Tuesday, September 22, 2009
Pilots N Paws
Here’s a way for pilots to help save the lives of some of our best friends
WORLD’S BEST FLYING BUDDY. Bill Cox recently said “good-bye” to his favorite copilot, Terry (above). He encourages pilots to give back to man’s best friend through groups such as Pilots N Paws.
There’ve been about a dozen best friends since then, and except for my college years and a stint in the army during Vietnam, I’ve owned a nearly continuous succession of dogs.
Better still, dogs have been my copilots for as long as I’ve been licensed to fly—44 years. A malamute, a Dobie, four German shepherds, two Siberian huskies and a Heinz 57 have flown with me in everything from a Globe Swift and two Bellanca Cruisemasters to a Mooney 231, a Seneca II and my current LoPresti Mooney.
Not all took to flying with equal enthusiasm, but most regarded aviation as something between sheer boredom worthy of a good nap and total barking enthusiasm. (“Mooney 65V, say again. Sounded like there was barking in the background.”)
I just lost one of the best flying dogs that ever lived. Terry was 13 years old, barely a teenager in human years, but a senior citizen for a German shepherd. It’s one of God’s cruel jokes that most dogs don’t live even a fourth as long as the majority of humans.
Symptomatic of the breed, old Terry was laced with a variety of geriatric ailments. Born an original solid black, some of his coat had turned to gray, and he was partially blind and deaf. He was occasionally incontinent (to his obvious embarrassment), and his severe arthritis made even getting to his feet painful. Accordingly, he hadn’t been flying for a while. At the equivalent of 91 human years, walking was a struggle for Terry, and it was tough for him to climb in and out of the car, much less jump up onto the Mooney’s wing and into the back seat.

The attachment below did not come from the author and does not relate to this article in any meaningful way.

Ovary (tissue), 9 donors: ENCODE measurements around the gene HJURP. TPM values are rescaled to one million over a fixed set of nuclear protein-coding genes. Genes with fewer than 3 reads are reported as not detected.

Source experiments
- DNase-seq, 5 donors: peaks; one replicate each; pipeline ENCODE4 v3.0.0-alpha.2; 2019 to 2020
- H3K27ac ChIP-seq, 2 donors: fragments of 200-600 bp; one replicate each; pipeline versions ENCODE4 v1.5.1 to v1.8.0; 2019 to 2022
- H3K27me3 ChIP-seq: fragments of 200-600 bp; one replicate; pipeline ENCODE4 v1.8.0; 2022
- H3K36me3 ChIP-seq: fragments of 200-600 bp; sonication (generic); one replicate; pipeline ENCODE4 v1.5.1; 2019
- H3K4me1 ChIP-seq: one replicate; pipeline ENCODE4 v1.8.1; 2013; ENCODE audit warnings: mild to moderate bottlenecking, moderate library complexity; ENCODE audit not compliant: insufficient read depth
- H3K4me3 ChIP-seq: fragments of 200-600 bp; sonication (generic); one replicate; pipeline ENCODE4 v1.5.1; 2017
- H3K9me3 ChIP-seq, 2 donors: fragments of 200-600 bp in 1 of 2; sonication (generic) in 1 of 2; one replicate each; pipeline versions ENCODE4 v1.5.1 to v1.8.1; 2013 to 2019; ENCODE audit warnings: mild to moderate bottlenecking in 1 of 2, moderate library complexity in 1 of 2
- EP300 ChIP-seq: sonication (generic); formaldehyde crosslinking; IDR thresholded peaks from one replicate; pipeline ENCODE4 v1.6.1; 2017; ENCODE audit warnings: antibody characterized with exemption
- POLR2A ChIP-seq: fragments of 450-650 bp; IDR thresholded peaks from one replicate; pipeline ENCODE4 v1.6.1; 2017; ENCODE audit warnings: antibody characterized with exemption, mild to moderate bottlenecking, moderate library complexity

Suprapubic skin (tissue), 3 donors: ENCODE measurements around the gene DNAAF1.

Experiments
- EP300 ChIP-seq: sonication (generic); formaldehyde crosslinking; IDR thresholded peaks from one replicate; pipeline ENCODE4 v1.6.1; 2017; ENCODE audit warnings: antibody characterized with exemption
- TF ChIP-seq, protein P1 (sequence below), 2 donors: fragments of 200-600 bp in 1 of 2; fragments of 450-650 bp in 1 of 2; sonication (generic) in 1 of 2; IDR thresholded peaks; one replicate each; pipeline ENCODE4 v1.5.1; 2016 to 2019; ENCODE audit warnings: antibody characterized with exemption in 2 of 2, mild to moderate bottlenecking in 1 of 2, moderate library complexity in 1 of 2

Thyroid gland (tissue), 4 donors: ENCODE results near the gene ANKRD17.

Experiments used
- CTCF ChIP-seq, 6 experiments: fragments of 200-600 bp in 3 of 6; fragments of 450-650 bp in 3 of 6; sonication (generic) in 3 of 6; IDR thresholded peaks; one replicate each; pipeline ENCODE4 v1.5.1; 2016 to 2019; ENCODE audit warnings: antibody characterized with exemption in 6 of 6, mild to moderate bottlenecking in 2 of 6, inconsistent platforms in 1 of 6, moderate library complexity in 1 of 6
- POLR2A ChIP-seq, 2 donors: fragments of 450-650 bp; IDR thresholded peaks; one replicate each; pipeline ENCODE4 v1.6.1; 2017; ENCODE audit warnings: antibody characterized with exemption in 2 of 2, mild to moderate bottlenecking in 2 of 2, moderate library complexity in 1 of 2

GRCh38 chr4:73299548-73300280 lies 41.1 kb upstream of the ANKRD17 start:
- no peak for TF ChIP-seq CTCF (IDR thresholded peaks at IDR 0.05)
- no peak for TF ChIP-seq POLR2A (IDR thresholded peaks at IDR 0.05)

One recent morning, Terry, the world’s best flying buddy from age eight weeks to 13 years, began to blow up like a balloon. He was experiencing the dreaded GDV (gastric dilitation-volvulus), better known as “bloat,” a common problem with older, big breed, male dogs, and nearly always fatal. He died before he could even reach the hospital.
If you’re a dog person, you understand the grief that comes from losing a wonderful dog, and if you’re not, you never will, and that’s okay too. For me, however, losing my best-ever four-footed copilot was like losing an arm, and I don’t have nearly enough years left to ever stop missing him. I have another German shepherd, a beautiful, solid-white female named Cirrus, but she’ll never replace Terry.
For that reason, it was with special interest that I spotted a booth at Oshkosh called Pilots N Paws. As the name implies, Pilots N Paws was created specifically to help relocate dogs by airplane.
We’re not talking airlines here. Pet Airways launched its service a few months ago, flying animals in the main cabin of a Beech 1900 airliner from New York to Baltimore/Washington, Chicago, Denver and finally L.A., and returning on the same route the following day.
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